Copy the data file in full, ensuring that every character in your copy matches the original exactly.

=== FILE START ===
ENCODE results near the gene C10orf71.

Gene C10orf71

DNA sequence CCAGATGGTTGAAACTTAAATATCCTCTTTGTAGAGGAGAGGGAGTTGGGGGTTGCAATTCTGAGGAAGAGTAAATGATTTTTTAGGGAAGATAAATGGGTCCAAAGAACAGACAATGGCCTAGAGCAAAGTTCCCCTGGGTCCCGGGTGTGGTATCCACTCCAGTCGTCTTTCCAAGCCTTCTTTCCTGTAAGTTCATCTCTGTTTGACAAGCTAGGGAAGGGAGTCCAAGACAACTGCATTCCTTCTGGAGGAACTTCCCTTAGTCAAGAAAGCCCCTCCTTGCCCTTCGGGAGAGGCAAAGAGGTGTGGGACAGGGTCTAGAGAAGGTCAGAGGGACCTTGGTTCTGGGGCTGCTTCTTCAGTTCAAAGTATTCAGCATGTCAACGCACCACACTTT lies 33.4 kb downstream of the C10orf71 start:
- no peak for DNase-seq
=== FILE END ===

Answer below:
ENCODE results near the gene C10orf71.

Gene C10orf71

DNA sequence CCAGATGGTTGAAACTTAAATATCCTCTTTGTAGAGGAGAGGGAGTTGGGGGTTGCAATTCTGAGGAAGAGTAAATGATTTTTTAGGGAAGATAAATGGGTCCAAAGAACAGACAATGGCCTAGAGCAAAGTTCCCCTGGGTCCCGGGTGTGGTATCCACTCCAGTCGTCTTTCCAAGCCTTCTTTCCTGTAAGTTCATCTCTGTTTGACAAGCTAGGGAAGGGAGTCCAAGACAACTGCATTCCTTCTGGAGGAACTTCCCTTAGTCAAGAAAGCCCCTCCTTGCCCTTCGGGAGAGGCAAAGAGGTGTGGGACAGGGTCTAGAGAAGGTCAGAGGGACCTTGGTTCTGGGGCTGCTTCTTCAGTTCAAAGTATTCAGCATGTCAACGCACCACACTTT lies 33.4 kb downstream of the C10orf71 start:
- no peak for DNase-seq